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Tuesday, Jul 29, 2014

Alcohol Abuse and American Faith (CP Exclusive)

  • (Family Research Council)
    Anna Dorminey is an associate editor at the Marriage & Religion Research Institute (MARRI), a project of the Family Research Council
March 15, 2013|7:19 am

St. Patrick's Day is a celebration of the life and work of the escaped-slave-turned-missionary who brought Christianity to Ireland. However, as Thanksgiving has gone the way of Black Friday and Advent has gone the way of Frosty the Snowman, so St. Patrick's Day-originally a Catholic feast day-has gone the way of pub crawls and the National Shamrock Fest.

This is not to say that Americans (or people of any nationality) drink or abuse substances today more than in the past. After all, "sex, drugs, and rock and roll" are just descendants of "wine, women, and song." But a recently released survey on alcohol consumption shows, as Reuters reports that some Americans imbibe a little too much. The national survey "Alcoholic Beverage Consumption by Adults Compared to Dietary Guidelines" found that eight percent of American men and three percent of American women are heavy drinkers – that is, they drank (respectively) at least five or four drinks on the day prior to the study. This corresponds to the National Institute on Alcohol Abuse and Alcoholism's definition of binge drinking, which, as the Centers for Disease Control and Prevention says, is "a pattern of alcohol consumption that brings the blood alcohol concentration (BAC) level to 0.08 percent or more. This …usually corresponds to 5 or more drinks on a single occasion for men or 4 or more drinks on a single occasion for women, generally within about 2 hours."

These men and women were merely the heaviest drinkers studied. The CDC defines heavy drinking as an average of over two drinks per day for men and more than one per day for women. Nine percent of the men and 8 percent of the women studied said they had exceeded this recommended limit on the previous day by consuming (respectively) three to four or two to three drinks.

And here we return to the matter of religious faith: The Marriage & Religion Research Institute (MARRI) found that heavy drinking is rarest among those who worship weekly. Under 10 percent of those who worshiped weekly were heavy drinkers, compared to almost 20 percent of those who worshiped less than weekly but more often than monthly, and around a quarter of those who worshiped less than monthly or who never worshiped.

MARRI also analyzed individual propensity to "sometimes drink too much" alongside worship habits. The data showed that approximately one quarter of those who worshiped weekly reported sometimes drinking too much alcohol. In contrast, about 36 percent of those who worshiped less than weekly but more often than monthly, about 43 percent of those who worshiped less than once a month, and about 47 percent of those who never attended worship services reported doing so.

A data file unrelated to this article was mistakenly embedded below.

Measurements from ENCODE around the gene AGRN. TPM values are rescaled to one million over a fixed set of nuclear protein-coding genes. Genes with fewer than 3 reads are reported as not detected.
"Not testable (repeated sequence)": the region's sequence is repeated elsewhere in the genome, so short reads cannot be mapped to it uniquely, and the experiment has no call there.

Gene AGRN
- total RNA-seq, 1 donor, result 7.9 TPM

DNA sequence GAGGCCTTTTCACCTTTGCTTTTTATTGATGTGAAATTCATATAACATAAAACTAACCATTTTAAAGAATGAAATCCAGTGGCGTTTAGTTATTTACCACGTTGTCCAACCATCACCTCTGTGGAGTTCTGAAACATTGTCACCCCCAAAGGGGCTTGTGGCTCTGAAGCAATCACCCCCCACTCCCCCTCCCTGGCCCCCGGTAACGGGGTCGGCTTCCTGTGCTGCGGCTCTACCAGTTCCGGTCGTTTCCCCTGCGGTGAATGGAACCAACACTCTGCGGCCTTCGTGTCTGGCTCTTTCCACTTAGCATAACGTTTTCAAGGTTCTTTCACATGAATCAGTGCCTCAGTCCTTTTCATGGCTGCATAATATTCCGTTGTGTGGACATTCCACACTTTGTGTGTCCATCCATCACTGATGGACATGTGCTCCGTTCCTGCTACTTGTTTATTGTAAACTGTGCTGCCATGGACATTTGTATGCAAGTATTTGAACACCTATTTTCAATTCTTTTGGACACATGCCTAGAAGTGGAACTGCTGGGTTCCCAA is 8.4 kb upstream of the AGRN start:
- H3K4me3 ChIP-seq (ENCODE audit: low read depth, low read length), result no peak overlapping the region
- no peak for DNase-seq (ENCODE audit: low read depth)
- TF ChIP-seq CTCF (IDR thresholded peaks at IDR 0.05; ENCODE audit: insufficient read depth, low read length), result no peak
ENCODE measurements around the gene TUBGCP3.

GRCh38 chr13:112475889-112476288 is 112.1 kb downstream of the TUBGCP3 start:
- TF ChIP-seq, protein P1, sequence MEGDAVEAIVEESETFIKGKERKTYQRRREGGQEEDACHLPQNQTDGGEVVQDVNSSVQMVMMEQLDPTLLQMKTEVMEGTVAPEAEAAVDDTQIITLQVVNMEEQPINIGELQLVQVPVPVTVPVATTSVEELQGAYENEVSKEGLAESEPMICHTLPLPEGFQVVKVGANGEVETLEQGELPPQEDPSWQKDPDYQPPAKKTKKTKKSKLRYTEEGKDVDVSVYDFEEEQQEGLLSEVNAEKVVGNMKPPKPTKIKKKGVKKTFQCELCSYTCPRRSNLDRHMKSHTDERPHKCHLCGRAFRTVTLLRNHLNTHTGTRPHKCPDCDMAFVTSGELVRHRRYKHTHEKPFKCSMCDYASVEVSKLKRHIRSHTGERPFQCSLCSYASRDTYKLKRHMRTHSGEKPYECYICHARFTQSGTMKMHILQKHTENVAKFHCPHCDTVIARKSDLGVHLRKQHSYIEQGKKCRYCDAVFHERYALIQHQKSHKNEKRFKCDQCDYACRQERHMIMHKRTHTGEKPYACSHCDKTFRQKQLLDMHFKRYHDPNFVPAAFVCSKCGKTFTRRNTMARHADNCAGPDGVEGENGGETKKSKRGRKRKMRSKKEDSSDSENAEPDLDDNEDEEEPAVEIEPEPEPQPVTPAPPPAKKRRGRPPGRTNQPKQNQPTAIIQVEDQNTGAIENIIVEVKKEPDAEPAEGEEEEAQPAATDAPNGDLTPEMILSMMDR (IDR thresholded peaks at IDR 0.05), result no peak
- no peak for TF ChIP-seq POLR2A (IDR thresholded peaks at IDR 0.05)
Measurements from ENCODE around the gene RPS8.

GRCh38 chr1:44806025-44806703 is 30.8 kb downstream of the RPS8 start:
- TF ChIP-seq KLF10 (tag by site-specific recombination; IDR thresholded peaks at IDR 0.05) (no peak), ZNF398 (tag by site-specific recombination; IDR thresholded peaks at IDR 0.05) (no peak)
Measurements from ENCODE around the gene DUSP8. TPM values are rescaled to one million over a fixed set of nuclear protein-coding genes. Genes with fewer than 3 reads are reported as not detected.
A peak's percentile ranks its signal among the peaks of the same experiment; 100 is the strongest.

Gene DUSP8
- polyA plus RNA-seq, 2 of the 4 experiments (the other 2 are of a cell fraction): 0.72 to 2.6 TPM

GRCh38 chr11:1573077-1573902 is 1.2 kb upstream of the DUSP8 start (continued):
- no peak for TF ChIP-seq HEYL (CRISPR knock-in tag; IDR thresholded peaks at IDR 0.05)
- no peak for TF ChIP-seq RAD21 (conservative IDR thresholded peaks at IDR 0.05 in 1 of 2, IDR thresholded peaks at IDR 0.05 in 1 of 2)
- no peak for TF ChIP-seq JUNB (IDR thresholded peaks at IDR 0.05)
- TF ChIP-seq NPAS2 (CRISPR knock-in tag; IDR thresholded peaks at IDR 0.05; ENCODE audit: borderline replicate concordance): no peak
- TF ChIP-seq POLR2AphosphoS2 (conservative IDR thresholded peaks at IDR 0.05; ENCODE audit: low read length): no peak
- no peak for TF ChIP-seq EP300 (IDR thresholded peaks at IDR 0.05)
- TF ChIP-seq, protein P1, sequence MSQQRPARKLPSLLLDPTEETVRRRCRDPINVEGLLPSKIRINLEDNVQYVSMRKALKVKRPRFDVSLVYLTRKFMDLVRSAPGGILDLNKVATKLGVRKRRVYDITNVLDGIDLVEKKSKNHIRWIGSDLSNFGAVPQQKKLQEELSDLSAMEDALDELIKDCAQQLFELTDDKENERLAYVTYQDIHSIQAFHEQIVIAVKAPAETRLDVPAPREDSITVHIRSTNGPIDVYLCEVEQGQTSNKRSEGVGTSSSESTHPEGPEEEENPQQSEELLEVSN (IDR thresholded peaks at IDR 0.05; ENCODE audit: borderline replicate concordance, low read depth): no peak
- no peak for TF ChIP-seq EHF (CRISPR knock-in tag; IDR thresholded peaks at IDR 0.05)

In the research synthesis report "95 Social Science Reasons for Religious Worship and Practice," MARRI outlined a host of religion's benefits to society. Among these is a lower tendency to succumb to addiction and participate in risky behaviors. For example, young people who hold religion to be of high personal importance and worship weekly are less likely to drink heavily, drive drunk, or ride with drunk drivers. Even if a religion does not specifically prohibit alcohol consumption, there is a relationship between degree of religious involvement and reduced likelihood to drink. Recovering alcoholics show lower rates of alcohol abuse as they pray and mediate (as suggested in Alcoholics Anonymous Step 11) with greater frequency.

The mechanism by which these benefits are achieved isn't totally clear. Certainly, a close relationship with God manifests itself somewhat differently in each person's life, and each individual has unique thorns in his flesh. But foundational to the teachings of many religions, and certainly to the Christian religion, is the principle that human beings are deeply valuable and that human life is a thing to be protected and spent with great joy and intentionality. Furthermore, the Bible teaches that the body of a Christian believer is a temple. Perhaps it is the internalization of this belief – that my flesh is home to my soul and the Spirit of God and merits care – that reduces the individual tendency to abuse substances.

Whatever the reason, the connection remains: Practicing your faith may help reduce the likelihood of alcohol abuse and inebriated mistakes, and that's a truth worth celebrating.

Anna Dorminey is an associate editor at the Marriage & Religion Research Institute (MARRI), a project of the Family Research Council.
Source URL : http://www.christianpost.com/news/alcohol-abuse-and-american-faith-cp-exclusive-91890/